* Tanks had shock effect. Some interviewees pointed out that "tanks got respect" and that many Iraqi fighters ran from them. For example, one senior Marine described an intense firefight at a bridge in An Nasiriyah on March 24. The decibel level of the firefight was "about 90." When two Marine Corps tanks rumbled onto the bridge, the volume of enemy firing "immediately went to about a 20." (9) However, some irregular forces pressed their attacks in nearly suicidal fashion.

* Fuel supply was less of a problem than originally thought. The M1A1 has a well-deserved reputation as a "fuel hog." Nevertheless, in Iraqi Freedom both the Army and Marines were able to keep their tanks fueled without undue difficulty. In the case of 3d Infantry Division, the maneuver brigades were provided with extra fuel trucks prior to the offensive, thus making resupply relatively easy. The Marines had a somewhat greater challenge, but in discussions with all three RCTs in 1st Marine Division, fuel was never critical despite the fact that over 450 miles was covered from Kuwait to Baghdad.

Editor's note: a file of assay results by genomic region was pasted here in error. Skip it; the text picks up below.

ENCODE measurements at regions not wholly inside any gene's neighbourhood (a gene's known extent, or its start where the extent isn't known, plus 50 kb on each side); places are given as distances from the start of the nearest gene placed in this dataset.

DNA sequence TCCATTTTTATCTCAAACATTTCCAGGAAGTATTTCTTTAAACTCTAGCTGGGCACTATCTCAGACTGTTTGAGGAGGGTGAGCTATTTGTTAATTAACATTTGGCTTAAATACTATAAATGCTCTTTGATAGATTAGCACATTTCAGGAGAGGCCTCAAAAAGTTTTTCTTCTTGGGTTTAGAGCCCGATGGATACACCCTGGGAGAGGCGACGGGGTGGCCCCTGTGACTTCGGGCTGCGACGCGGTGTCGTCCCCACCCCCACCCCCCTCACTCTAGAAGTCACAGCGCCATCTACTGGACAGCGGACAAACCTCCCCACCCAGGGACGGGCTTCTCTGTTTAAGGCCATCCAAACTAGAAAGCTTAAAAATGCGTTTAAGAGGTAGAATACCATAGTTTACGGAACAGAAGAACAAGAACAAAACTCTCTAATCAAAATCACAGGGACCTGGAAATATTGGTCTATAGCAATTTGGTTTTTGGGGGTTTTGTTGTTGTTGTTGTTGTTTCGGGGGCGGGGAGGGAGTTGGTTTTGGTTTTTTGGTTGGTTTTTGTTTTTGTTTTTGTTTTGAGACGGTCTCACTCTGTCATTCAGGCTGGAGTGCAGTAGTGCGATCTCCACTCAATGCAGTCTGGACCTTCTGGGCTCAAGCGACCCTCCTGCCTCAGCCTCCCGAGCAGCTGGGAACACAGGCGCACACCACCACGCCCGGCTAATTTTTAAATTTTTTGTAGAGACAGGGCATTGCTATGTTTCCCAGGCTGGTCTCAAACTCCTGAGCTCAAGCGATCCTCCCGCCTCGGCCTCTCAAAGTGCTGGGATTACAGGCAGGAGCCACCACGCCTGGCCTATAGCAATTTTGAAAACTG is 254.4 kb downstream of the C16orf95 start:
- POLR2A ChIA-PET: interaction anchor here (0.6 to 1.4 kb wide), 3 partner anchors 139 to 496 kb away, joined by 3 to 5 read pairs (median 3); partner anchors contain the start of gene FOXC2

Tanks had a few relatively minor drawbacks. They were a greater maintenance challenge than the lighter armored and wheeled vehicles. By the time they reached Baghdad, most tanks were combat capable but far from fully mission capable, largely due to an overall shortage of spare parts that plagued operations in Iraq. In addition, the tanks needed a better antipersonnel round for the main gun. Most of the threat in Iraq came from light infantry and militia. The most effective tank weapon was the multipurpose antitank (MPAT) round, which was used against enemy infantry, bunkers, and buildings. (10) Several Army and Marine Corps tank units totally expended their MPAT load during the war. Army and Marine officers both stated that tanks need a better weapon to engage dispersed infantry. Coalition tankers expended huge amounts of machinegun ammunition from their co-axial and turret-mounted guns.

In summary, the tank was the single most important ground combat weapon in the war. Tanks led the advance, compensated for poor situational awareness, survived hostile fire, and terrorized the enemy. These attributes contributed much to the rapid rate of advance from Kuwait to Baghdad. A senior Marine Corps infantry officer offered an appropriate summation of what the authors repeatedly heard: "Everybody wanted tanks."